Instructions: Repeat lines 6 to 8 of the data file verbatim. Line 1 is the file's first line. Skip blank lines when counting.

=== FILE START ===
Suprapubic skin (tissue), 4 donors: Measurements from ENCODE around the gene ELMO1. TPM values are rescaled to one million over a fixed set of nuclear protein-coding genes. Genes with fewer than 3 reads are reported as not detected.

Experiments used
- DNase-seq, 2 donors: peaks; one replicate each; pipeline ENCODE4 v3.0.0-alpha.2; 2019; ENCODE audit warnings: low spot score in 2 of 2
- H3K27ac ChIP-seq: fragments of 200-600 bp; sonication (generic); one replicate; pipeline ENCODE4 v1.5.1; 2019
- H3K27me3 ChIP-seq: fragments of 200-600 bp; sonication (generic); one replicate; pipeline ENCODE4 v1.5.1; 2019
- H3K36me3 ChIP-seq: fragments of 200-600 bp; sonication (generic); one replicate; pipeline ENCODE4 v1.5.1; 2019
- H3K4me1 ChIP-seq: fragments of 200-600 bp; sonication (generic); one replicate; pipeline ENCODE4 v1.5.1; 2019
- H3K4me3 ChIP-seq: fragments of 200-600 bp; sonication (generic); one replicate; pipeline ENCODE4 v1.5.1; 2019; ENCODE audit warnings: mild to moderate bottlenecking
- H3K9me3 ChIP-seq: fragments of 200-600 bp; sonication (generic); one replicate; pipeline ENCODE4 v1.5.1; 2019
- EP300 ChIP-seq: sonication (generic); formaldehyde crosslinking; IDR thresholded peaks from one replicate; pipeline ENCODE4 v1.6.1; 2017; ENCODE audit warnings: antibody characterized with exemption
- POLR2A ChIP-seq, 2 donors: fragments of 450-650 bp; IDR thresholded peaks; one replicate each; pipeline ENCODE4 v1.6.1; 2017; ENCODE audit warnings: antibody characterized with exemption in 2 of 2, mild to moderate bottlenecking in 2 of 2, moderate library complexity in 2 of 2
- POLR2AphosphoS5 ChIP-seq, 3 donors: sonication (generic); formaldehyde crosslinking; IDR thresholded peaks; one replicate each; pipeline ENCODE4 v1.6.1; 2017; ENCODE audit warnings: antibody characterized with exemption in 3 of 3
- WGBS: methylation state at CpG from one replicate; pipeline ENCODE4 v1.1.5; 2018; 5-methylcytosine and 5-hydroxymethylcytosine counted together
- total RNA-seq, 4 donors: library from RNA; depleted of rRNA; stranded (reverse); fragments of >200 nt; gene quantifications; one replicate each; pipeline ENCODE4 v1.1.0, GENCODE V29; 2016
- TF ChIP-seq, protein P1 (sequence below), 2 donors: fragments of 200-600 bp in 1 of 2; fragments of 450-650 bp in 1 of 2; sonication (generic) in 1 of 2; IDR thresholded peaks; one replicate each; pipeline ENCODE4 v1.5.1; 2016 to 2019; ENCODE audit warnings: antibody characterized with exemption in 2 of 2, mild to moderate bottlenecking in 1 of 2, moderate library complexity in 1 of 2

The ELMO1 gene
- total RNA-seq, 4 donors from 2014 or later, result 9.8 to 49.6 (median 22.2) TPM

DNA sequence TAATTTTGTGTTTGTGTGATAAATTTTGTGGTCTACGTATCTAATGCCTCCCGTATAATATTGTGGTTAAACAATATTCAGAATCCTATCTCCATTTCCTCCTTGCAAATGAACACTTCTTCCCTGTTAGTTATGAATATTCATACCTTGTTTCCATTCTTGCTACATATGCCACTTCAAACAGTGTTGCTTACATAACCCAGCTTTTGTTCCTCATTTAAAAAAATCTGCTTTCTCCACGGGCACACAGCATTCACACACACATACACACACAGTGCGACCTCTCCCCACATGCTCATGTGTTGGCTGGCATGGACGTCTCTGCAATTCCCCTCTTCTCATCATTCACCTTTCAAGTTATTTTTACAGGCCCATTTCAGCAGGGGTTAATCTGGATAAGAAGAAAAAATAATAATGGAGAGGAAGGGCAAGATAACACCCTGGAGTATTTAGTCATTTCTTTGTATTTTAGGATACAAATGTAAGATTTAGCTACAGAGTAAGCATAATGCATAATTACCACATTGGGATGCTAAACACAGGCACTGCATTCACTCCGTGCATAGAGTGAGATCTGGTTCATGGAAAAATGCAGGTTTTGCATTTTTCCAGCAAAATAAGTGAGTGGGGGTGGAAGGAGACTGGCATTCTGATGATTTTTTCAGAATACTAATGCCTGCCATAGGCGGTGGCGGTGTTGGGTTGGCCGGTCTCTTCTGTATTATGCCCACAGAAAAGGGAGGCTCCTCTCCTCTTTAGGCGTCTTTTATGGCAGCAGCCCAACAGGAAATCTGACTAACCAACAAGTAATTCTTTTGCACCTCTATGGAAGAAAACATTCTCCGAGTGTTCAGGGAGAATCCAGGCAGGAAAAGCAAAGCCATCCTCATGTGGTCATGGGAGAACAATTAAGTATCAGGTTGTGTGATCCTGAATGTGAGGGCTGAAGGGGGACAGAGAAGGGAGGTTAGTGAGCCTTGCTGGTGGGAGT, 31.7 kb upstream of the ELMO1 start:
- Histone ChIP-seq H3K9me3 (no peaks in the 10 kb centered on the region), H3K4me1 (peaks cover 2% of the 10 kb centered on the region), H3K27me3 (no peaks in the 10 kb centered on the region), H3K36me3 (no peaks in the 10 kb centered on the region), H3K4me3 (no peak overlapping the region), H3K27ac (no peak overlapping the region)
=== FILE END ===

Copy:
- H3K36me3 ChIP-seq: fragments of 200-600 bp; sonication (generic); one replicate; pipeline ENCODE4 v1.5.1; 2019
- H3K4me1 ChIP-seq: fragments of 200-600 bp; sonication (generic); one replicate; pipeline ENCODE4 v1.5.1; 2019
- H3K4me3 ChIP-seq: fragments of 200-600 bp; sonication (generic); one replicate; pipeline ENCODE4 v1.5.1; 2019; ENCODE audit warnings: mild to moderate bottlenecking